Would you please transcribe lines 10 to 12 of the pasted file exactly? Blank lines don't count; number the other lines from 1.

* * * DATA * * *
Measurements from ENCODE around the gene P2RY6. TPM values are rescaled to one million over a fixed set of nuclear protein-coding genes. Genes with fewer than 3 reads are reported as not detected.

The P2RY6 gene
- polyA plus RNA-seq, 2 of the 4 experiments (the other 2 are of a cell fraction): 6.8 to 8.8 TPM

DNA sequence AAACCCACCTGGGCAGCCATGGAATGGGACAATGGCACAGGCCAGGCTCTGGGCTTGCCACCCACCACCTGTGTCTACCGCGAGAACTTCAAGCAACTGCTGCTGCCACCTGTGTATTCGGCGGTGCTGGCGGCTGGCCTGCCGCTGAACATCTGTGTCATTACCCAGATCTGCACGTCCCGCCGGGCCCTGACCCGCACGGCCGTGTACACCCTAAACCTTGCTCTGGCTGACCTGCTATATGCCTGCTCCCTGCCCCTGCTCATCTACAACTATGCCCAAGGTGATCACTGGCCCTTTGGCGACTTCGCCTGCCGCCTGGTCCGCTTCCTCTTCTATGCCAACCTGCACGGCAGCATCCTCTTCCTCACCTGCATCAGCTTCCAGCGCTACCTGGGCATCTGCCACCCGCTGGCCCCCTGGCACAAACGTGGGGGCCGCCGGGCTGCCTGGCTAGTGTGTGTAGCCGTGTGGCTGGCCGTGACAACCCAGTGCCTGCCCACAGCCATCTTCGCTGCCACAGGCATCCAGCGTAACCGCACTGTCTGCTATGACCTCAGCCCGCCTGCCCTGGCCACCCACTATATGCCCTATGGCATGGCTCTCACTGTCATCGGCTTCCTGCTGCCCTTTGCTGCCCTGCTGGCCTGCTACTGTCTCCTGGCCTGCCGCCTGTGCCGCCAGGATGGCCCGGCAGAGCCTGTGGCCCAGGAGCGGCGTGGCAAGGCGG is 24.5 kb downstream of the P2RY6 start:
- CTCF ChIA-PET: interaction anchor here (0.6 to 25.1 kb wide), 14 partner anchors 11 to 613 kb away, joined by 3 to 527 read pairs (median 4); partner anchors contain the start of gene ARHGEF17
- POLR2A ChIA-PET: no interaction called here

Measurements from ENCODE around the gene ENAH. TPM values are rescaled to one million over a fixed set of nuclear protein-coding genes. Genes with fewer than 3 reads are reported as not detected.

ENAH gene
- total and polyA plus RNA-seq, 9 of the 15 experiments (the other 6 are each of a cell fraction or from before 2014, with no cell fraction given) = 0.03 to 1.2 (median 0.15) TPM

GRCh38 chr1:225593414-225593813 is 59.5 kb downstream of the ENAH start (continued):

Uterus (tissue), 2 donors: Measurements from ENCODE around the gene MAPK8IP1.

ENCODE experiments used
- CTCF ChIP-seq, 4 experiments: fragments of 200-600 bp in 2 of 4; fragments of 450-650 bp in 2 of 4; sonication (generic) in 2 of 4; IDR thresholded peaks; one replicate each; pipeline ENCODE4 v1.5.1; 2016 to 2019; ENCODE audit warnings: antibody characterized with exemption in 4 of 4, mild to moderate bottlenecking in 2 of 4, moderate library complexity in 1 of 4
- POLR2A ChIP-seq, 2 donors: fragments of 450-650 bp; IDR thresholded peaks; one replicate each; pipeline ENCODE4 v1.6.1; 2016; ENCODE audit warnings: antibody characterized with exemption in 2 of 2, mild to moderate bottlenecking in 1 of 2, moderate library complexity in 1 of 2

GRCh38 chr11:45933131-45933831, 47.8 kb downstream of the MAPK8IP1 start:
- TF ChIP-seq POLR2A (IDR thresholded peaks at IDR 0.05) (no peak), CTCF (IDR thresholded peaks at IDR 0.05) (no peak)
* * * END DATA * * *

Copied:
GRCh38 chr1:225593414-225593813 is 59.5 kb downstream of the ENAH start (continued):

Uterus (tissue), 2 donors: Measurements from ENCODE around the gene MAPK8IP1.

ENCODE experiments used